THERE is little consensus among clergy in France on the cause of, or the solution to, the gilets jaunes protests that have swept the country in recent weeks.
The demonstrators, who all wear a yellow high-visibility vest, giving the movement its name, initially took to the streets to object to a proposed increase in the fuel tax.
But now, in its fifth week, the national wave of protests has grown into a more far-reaching, if vague, expression of discontent with living conditions in France, and, in particular, the government of Emmanuel Macron, the centrist President who was elected last year (News, 12 May 2017).
The Chaplain of St George’s, Paris, the Revd Mark Osborne, said on Tuesday that recent concessions made by President Macron seemed to have had no effect. “To me, it feels like the Brexit argument. People are protesting about things that are out of the immediate control of the government,” he said.
President Macron won a huge mandate last year for his programme of sweeping economic reform, but any actual specific changes are vociferously opposed, Fr Osborne said.
A chaplain in the Bordeaux region, the Revd Tony Lomas, also found the protest movement difficult to pin down. “It’s hard to get a real handle on it. Everyone you talk to, their take is slightly different.” But most people in his congregation were “broadly supportive of the complaints”, he said: it was true that the cost of living had gone up, and the government had cut taxes for the rich while increasing them on fuel, which hits the poorest hardest.
The gilets jaunes have no clear set of demands, no organisation, and no leader, which made them difficult to negotiate with or even understand, Fr Lomas said. “There’s a broad feeling that many of us are supportive of the thrust of what people are complaining about, but I think that that is probably being hijacked. You’re beginning to get the sense that what they really want is to bring down the government. That’s no longer a demonstration but a coup d’état.”
The proportion of gilets jaunes who were now hard-left or hard-right militants was going up each weekend that they descended on central Paris, Fr Osborne said.
At first, the protests felt friendly and relaxed, but the most recent ones descended into street fighting outside St George’s. Two cars were burnt in the road, which is close to the Arc de Triomphe, and Fr Osborne recalled watching the marchers. “I was watching them march down our street, and worried they would break our plate-glass windows. But people were saying ‘Don’t worry, Father, we know it’s a church; we’re not going to do anything.’”
The demonstration quickly turned violent, however, and Fr Osborne had to to lower the shutters and retreat inside the building. He and his colleagues smelled the tear gas from outside as the police fought a running battle.
Fr Lomas felt that the problem was more the endless road blocks that the gilets jaunes had established in the countryside around Bordeaux. During a half-hour journey, he could be stopped up to six times, forcing him to add 15 minutes on to every journey to ensure that he arrived on time. “We had a fair amount of trouble in Bordeaux on Saturday, which left a few challenges for our carol services on Sunday,” but nothing was as bad as Paris, he said.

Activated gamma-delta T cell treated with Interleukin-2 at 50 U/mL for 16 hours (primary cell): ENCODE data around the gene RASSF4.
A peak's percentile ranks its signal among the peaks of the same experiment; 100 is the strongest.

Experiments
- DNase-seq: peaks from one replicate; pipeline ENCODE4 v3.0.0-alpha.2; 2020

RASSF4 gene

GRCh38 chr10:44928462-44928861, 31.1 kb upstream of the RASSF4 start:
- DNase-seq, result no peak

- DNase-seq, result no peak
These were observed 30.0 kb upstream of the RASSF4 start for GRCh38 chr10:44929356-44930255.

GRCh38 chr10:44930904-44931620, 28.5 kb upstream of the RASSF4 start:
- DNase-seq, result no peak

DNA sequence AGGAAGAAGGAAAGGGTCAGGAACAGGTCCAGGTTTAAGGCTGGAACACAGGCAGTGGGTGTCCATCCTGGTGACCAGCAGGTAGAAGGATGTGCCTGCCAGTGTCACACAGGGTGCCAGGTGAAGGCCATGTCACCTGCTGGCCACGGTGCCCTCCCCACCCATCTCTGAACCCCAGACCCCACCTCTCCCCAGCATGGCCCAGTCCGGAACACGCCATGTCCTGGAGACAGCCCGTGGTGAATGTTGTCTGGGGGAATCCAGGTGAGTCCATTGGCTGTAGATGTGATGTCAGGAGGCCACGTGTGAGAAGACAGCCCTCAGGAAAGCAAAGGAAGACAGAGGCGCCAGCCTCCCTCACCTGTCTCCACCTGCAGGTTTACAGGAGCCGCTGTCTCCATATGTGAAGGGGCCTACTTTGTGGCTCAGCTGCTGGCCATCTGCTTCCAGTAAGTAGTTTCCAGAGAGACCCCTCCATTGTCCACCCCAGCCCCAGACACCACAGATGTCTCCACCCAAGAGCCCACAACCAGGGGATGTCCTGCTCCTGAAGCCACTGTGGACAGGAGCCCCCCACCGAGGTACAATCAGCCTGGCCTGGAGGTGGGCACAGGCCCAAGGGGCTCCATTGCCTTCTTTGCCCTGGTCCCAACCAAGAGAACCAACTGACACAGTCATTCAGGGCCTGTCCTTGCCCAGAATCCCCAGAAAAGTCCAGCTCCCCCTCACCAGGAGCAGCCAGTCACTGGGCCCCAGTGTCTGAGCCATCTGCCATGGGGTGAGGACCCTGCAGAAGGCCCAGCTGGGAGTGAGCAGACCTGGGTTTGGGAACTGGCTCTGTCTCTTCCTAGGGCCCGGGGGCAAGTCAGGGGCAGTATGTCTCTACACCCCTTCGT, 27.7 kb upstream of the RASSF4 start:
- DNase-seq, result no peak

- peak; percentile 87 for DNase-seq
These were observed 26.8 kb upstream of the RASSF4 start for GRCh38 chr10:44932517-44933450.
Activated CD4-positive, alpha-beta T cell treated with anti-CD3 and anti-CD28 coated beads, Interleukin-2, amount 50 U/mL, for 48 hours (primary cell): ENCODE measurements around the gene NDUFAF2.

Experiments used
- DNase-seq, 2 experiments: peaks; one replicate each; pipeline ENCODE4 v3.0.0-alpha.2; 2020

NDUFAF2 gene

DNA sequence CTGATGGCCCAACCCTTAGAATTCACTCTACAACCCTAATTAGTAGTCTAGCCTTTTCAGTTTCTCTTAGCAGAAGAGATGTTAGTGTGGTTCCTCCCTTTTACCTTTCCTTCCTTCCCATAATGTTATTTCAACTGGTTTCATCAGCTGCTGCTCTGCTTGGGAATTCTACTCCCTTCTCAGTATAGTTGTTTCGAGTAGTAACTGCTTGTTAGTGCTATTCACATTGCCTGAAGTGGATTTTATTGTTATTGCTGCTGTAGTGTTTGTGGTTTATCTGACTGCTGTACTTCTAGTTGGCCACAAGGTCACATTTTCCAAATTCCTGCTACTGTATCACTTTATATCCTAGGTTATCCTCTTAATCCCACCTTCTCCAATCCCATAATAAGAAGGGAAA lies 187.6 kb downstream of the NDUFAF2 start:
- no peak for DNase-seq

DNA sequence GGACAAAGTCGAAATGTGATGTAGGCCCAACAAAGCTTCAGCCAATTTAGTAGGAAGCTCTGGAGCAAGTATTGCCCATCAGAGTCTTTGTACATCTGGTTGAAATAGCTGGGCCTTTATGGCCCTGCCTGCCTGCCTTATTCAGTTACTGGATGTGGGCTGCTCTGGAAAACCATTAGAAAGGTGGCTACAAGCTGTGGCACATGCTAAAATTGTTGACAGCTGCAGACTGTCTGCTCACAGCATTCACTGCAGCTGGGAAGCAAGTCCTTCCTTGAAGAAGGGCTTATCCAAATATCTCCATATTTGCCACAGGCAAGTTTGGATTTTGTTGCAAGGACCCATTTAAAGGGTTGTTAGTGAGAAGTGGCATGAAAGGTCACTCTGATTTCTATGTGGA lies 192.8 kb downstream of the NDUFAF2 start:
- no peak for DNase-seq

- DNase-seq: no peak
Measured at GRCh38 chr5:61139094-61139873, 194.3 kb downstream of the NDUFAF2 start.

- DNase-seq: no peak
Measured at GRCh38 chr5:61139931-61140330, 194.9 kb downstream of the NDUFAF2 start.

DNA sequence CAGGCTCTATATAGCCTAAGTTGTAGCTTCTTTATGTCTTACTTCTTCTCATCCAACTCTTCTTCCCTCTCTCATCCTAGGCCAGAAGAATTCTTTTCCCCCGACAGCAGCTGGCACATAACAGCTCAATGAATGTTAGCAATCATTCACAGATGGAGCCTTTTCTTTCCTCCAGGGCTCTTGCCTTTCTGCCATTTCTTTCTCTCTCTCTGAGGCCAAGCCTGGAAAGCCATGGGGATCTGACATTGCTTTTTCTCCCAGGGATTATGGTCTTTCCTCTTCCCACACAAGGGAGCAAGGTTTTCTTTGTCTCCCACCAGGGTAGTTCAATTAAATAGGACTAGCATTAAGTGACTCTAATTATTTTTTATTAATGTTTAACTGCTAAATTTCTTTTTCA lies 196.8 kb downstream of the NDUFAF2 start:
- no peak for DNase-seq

“I have absolutely no feeling about how this is going to end. None of us are sure how it started.” While the public mood was broadly supportive, this would change, he predicted, if they did not unblock the roads quickly in response to President Macron’s concessions.
Both Fr Osborne and Mr Lomas also said that vibrant, and occasionally violent, street protest was an essential part of French political culture, and was often difficult for outsiders to comprehend.
This was echoed in a blog by the Archdeacon of France and Monaco, the Ven. Meurig Williams. “Public protests are nothing new. The fact that most of them happen regularly, without widespread conflict and injury, is a sign of how mature a society France is,” he wrote.
“We know that these protests are voicing genuine concerns, not least for the socially disadvantaged. But there is escalating concern at the degree to which some protests are becoming infiltrated by groups whose intentions are aggressive and divisive.
“The [RC] Archbishop of Paris, Monsignor Michel Aupetit, has spoken of French values: how fraternity has an equal place with freedom and equality, appealing for dialogue and the renewal of society. Our Anglican communities in France echo his words.”
In this Advent season, Christians should pray for the government of France and its people, Archdeacon Williams concluded.
The Roman Catholic Bishops in France have made similar comments. “Recent events show that a large part of our people face major suffering that produces anger when they don’t feel they’re heard, and frustration at what can be taken for arrogance,” Archbishop Aupetit said.
“I urge all sides to hold a genuine dialogue, where each one agrees to leave behind their fixed positions and humbly finds ways to rebuild a fraternal society together. To be brothers, we need a common paternity.
“The awareness of God the Father, who teaches us to love one another, has formed France’s soul. Forgetting God has left us disoriented and trapped in an individualism where everyone fends for himself.”
The President of the RC Bishops’ Conference of France, the Archbishop of Marseille, the Most Revd George Pontier, said: “This crisis reveals a deficit of dialogue in our country, the breakdowns and lack of understanding that many people experience, and the growing mistrust of all institutions and civil society. Solidarity should be at the heart of human relations, especially for the weakest.”